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There's lots to do in New York. Is this correct grammaticaly? There's lots to do in New York. I think It would be "There're lots to do in New York."or"There's a lot to do in New York."or put "of" between LOT and DO.
6 mar 2014 04:28
Answers · 4
It's one hundred percent correct. The verb does not have to agree with "lots" (which is technically plural) but with the noun modified (the true subject). The full sentence might be "There's lots of stuff to do in New York." "Lot's of" is not the subject, but is merely serving as a modifier. Other examples: "There's a lot of beer," "There's lots of beer," "There's much beer." All three have the exact same meaning, so all three are in the singular. (Although the use of "much" in affirmative statements is a bit unusual in contemporary English.) "Lots of" is not the subject; it is just a modifier for "beer," the real subject. In your examples, the real subject is "stuff," not "lots." By the way.. is this a line from a classic Broadway musical?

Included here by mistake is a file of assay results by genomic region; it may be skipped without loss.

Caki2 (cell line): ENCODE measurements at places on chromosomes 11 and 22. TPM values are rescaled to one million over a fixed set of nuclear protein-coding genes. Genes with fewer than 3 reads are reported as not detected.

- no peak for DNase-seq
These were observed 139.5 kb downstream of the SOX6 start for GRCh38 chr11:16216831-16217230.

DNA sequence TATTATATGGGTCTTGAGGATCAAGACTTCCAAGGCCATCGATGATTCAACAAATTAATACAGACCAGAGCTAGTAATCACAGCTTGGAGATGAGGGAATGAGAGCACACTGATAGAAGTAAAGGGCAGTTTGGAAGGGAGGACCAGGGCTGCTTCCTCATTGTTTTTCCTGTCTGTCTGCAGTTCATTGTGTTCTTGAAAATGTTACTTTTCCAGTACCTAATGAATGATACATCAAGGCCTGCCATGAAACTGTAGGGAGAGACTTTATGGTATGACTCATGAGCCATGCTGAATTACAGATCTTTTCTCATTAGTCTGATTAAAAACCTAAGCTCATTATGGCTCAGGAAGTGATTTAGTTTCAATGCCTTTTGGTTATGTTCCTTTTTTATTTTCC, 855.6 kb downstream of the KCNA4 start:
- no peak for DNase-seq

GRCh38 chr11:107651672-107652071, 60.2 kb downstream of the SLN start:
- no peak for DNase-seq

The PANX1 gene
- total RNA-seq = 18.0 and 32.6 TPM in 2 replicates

6 marzo 2014
Since "lot's is plural, it's "There are lots to do in NY" / 'There's lots' is slang.
6 marzo 2014
I mean "of things"
6 marzo 2014
Hi :) The original is correct! But you can also say 'There's a lot to do in New York'. 'They're lots to do in New York' is not correct. Hope this helps :-)
6 marzo 2014
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English, Japanese
Learning Language